Denial of Summary Judgment Does Not Automatically Establish Duty To Defend

In McMillin Companies, LLC v. American Safety Indemnity Company, a California appeals court found a trial court erred in finding the denial of an insurer’s motion for summary judgment on the duty to defend meant the insurer’s duty to defend was established as a matter of law.

McMillin Companies, LLC was the general contractor for a series of residential construction projects in Temecula, California.  After the projects were completed, McMillin was named in a construction defect lawsuit that arose out of the projects.  McMillin tendered its defense to the insurers of allegedly implicated subcontractors, including American Safety Indemnity Company (“ASIC”), contending it was an additional insured.  None of the insurers accepted McMillin’s tender.

McMillin sued ASIC and other insurers for breach of contract and bad faith based on their alleged failure to defend.  After numerous settlements, ASIC was left as the sole remaining defendant.  ASIC submitted a motion for summary judgment, arguing, inter alia, that it did not owe any duty to defend because its policy only covered  liability arising out of its named insured’s “ongoing operations” which had ceased prior to the occurrences alleged in the litigation.  This motion was denied on the basis ASIC had not met its initial burden of proof to show no triable issue of material fact.

At trial, McMillin moved in limine to exclude argument disputing ASIC’s duty to defend, and ASIC moved in limine to preclude McMillin from arguing the amounts it had received from the other insurers in settlement were not offsets to McMillin’s alleged damages against ASIC.  The trial court granted McMillin’s motion, finding the prior denial of ASIC’s motion for summary judgment demonstrated the existence of a disputed issue of material fact which necessitated a finding of a duty to defend.  The trial court also granted, without explanation, ASIC’s motion as to the settlement offsets.

The California court of appeal reversed, holding the trial court erred in granting the motions in limine.  Disagreeing with the trial court’s conclusion, the appeals court reasoned that the denial of an insurer’s motion for summary judgment because it failed to meet its initial burden of proof was not the same as denying the motion based on an unresolved factual dispute.  The appeals court also concluded McMillin’s settlements with the other insurers were not potential offsets to damages but rather would only affect McMillin’s right to recover any damages awarded at trial.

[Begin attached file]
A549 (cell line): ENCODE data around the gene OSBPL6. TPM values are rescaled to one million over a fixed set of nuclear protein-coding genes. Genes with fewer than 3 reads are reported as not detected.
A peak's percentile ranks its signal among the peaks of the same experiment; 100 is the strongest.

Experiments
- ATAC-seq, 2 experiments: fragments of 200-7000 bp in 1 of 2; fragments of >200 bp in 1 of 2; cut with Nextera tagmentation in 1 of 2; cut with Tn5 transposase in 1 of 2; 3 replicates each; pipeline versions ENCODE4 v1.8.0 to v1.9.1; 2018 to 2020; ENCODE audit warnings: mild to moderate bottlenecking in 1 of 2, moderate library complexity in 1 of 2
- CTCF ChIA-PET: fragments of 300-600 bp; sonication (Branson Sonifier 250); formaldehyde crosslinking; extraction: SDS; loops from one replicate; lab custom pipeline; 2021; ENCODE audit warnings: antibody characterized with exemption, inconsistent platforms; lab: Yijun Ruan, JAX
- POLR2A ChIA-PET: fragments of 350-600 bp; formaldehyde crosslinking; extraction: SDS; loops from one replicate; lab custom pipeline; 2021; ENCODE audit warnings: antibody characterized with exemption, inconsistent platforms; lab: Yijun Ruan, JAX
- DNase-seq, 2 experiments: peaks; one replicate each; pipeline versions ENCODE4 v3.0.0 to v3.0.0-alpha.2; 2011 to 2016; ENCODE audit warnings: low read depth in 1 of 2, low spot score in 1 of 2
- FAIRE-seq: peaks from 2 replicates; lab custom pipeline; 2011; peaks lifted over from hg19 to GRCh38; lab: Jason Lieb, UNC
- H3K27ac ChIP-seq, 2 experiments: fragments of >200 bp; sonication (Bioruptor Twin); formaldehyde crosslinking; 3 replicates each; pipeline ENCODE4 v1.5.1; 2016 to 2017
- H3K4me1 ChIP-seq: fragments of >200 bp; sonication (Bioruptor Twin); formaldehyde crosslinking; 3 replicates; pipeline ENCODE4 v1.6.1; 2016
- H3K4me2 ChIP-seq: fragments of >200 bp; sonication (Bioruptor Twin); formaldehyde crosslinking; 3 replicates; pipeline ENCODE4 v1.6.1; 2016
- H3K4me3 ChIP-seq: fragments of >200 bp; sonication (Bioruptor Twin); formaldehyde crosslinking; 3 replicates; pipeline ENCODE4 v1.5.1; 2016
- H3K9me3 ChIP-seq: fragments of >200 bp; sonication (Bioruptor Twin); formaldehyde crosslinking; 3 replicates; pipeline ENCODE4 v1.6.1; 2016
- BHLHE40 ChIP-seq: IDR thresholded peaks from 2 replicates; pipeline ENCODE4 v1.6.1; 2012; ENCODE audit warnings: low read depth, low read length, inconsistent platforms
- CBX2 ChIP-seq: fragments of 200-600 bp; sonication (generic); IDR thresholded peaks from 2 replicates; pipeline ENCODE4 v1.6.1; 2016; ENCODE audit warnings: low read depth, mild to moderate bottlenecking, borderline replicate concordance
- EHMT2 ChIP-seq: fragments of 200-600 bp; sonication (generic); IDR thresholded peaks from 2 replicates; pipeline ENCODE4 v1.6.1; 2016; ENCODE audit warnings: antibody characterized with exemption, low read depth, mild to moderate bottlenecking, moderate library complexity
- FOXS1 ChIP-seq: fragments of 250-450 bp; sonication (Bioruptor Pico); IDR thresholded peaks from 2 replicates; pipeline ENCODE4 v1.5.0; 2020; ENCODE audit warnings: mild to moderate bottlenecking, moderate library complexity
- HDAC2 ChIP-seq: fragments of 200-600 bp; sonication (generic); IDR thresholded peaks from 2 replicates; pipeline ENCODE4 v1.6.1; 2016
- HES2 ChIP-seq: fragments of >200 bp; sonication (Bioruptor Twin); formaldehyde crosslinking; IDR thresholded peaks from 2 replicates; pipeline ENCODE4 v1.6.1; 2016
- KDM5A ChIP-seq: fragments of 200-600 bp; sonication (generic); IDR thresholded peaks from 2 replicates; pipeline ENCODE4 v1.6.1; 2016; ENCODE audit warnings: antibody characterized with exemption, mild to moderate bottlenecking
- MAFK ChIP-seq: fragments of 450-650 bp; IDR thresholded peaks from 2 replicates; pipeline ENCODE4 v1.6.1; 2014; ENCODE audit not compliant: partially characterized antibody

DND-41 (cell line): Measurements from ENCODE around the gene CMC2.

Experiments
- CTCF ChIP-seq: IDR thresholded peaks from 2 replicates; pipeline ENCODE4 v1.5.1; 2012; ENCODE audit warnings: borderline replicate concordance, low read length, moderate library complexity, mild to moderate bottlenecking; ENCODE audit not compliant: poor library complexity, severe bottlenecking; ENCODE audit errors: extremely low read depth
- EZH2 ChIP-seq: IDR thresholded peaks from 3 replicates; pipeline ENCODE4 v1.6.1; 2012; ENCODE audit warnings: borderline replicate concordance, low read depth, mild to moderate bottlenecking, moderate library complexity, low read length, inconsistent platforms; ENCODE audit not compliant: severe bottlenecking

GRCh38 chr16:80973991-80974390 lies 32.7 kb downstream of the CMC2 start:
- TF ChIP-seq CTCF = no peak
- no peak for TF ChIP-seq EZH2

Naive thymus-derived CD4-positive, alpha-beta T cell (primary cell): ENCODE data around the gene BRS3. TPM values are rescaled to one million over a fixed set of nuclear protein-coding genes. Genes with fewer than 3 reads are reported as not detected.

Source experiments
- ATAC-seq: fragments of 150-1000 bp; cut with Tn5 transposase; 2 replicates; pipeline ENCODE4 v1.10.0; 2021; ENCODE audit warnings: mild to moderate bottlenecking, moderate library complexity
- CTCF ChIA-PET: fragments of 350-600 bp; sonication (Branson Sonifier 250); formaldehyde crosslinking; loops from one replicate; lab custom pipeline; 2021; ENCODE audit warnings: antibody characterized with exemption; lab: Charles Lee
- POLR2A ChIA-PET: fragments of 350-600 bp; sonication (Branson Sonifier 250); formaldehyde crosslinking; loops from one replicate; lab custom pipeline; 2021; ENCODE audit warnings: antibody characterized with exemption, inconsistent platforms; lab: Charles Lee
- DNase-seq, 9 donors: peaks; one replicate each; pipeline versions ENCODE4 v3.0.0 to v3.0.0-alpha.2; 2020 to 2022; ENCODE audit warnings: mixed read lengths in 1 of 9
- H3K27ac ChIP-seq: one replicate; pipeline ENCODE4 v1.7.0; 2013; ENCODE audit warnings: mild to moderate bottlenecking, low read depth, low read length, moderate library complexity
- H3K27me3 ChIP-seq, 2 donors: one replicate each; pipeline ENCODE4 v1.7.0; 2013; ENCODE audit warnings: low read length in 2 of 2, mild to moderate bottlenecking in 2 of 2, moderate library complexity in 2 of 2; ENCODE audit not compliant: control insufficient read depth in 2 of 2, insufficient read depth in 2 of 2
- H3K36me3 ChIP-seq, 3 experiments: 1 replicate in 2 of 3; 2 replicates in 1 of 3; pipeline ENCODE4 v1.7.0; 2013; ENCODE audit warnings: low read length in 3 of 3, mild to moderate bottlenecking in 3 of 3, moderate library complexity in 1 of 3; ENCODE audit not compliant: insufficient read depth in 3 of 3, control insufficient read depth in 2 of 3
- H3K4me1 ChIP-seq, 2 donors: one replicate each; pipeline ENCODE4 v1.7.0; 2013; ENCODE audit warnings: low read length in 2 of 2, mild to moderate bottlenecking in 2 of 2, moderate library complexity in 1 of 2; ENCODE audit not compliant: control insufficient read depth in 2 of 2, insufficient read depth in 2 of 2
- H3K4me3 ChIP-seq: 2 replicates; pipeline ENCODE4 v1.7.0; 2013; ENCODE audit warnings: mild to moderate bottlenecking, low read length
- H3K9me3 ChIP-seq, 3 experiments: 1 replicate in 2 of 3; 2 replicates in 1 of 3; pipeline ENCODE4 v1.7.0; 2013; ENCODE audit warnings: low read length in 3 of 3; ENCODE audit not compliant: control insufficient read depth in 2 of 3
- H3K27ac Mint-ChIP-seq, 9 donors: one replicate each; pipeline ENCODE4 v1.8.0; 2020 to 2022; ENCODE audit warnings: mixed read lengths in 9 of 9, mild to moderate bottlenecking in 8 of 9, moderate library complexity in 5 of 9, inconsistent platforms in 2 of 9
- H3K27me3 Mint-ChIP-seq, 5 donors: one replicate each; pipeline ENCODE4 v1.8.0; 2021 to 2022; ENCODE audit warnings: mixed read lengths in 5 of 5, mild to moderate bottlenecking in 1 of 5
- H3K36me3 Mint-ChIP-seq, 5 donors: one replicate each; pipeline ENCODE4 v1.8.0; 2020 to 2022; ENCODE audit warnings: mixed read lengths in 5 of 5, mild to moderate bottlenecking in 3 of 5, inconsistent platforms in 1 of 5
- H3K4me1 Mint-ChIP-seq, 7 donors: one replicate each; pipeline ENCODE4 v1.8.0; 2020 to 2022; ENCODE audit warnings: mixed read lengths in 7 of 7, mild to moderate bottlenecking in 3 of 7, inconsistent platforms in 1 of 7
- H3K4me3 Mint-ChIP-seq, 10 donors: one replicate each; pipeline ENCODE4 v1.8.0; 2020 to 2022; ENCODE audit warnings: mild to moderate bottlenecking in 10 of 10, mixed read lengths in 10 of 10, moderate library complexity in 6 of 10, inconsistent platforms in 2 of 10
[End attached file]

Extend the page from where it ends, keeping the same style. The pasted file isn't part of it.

Cedell v. Farmers – Where Are We Now?

In Cedell v. Farmers Insurance Company of Washington, 176 Wn.2d 686 (2013), the Washington Supreme Court significantly restricted an insurer’s ability to assert the attorney-client privilege over communications with counsel by ruling that there is a presumption of no attorney-client privilege in first-party bad faith claims handling lawsuits.  The insurer may, however, overcome the presumption by showing that its attorney was “not engaged in the quasi-fiduciary tasks of investigating and evaluating or processing the claim, but instead in providing the insurer with counsel as to its own potential liability; for example, whether or not coverage exists under the law.”

As one Washington federal district court noted, while it is difficult to assess when a particular communication involves an attorney performing quasi-fiduciary duties, “as a general matter, there will likely be no privilege for a lawyer investigating facts to reach a coverage decision, but there likely will be a privilege for a lawyer giving an insurer strictly legal advice about potential liability that could result from a coverage decision or some other course of action.”  Anderson v. Country Mut. Ins. Co., 2014 U.S. Dist. LEXIS 112360 (W.D. Wash. August 13, 2014).  However, the attorney-client privilege can still be overcome if the insured asserts that the insurer engaged “in an act of bad faith tantamount to civil fraud” and makes a showing that “a reasonable person would have a reasonable belief that an act of bad faith has occurred” or that an insurer engaged in a “bad faith attempt to defeat a meritorious claim.”  Such analysis would, however, require something more than an honest disagreement between the insured and the insurer about coverage under the policy. For a prior G&R Insurance Bulletin on Cedell, click here.

Unfortunately, the Cedell Court caused some confusion regarding the process through which an insurer can overcome the presumption.  In short, it is unclear if there is a two-step process which requires the insurer to show that its attorney was not performing quasi-fiduciary (investigating and evaluating or processing the claim), followed by an in camera review of the allegedly privileged documents, or if the in camera review is part of the initial showing.  As one federal district court noted, “the opinion creates rather than alleviates confusion about what must be produced, and under what circumstances.”  Phil. Indem. Ins. Co. v. Olympia Early Learning Center, 2013 U.S. Dist. LEXIS 93067, at *3 (W.D. Wash. July 2, 2013).  There has been no Washington state court decision that explains the process identified in Cedell, but recent Washington federal district court decisions applying Cedell may shed some light on this confusion, at least in federal court practice. MKB Constructors v. Am. Zurich Ins. Co., 2014 U.S. Dist. LEXIS 78883 (W.D. Wash. May 27, 2014)